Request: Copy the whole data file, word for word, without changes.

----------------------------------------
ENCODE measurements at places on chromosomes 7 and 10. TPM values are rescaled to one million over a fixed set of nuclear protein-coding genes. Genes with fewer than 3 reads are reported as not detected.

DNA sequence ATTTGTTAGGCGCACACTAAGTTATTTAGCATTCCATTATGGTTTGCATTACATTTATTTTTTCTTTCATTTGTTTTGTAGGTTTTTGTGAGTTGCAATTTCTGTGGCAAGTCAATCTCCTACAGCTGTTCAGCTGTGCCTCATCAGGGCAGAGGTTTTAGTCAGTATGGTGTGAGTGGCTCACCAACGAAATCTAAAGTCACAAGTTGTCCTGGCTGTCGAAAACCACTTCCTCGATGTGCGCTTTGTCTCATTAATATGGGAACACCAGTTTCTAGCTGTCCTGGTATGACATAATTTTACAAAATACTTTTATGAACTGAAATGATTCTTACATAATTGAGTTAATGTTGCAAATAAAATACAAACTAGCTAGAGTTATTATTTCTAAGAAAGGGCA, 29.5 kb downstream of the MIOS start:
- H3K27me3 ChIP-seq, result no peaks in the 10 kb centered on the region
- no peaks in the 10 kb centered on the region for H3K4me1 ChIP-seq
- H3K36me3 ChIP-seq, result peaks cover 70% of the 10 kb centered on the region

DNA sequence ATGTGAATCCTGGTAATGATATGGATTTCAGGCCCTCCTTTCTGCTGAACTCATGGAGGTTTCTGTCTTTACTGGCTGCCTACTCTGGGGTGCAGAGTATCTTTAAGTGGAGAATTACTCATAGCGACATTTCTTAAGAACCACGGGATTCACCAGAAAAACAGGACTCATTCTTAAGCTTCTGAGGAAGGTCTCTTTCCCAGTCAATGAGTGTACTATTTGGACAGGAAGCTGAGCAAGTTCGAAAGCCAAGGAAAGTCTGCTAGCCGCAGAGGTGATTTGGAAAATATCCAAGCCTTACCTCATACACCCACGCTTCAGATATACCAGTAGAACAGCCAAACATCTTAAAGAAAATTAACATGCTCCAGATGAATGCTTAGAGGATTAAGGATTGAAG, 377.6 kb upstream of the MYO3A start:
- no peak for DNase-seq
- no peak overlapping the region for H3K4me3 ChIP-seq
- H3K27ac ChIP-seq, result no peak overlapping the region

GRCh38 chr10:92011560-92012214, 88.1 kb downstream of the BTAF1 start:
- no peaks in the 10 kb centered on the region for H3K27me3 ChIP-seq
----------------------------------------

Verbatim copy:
ENCODE measurements at places on chromosomes 7 and 10. TPM values are rescaled to one million over a fixed set of nuclear protein-coding genes. Genes with fewer than 3 reads are reported as not detected.

DNA sequence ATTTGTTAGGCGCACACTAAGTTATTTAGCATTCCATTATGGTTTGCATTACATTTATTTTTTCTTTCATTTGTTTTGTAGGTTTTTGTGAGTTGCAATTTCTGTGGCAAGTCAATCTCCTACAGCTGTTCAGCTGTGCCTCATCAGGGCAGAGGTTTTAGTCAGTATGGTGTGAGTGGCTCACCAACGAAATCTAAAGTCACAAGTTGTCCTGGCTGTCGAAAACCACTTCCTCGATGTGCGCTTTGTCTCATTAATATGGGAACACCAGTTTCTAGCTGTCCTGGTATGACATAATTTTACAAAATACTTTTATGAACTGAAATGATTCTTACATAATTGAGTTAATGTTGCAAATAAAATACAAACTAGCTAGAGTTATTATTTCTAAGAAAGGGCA, 29.5 kb downstream of the MIOS start:
- H3K27me3 ChIP-seq, result no peaks in the 10 kb centered on the region
- no peaks in the 10 kb centered on the region for H3K4me1 ChIP-seq
- H3K36me3 ChIP-seq, result peaks cover 70% of the 10 kb centered on the region

DNA sequence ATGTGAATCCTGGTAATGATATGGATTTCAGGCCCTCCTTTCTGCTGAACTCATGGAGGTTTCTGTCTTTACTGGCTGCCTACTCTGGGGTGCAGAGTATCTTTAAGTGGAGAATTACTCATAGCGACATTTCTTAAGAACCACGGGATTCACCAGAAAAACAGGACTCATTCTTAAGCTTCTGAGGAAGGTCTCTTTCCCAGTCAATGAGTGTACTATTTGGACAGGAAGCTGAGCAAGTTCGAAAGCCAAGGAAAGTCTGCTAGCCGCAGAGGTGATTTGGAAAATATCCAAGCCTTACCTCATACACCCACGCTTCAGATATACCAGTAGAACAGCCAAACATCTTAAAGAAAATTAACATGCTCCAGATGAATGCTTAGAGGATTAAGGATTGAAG, 377.6 kb upstream of the MYO3A start:
- no peak for DNase-seq
- no peak overlapping the region for H3K4me3 ChIP-seq
- H3K27ac ChIP-seq, result no peak overlapping the region

GRCh38 chr10:92011560-92012214, 88.1 kb downstream of the BTAF1 start:
- no peaks in the 10 kb centered on the region for H3K27me3 ChIP-seq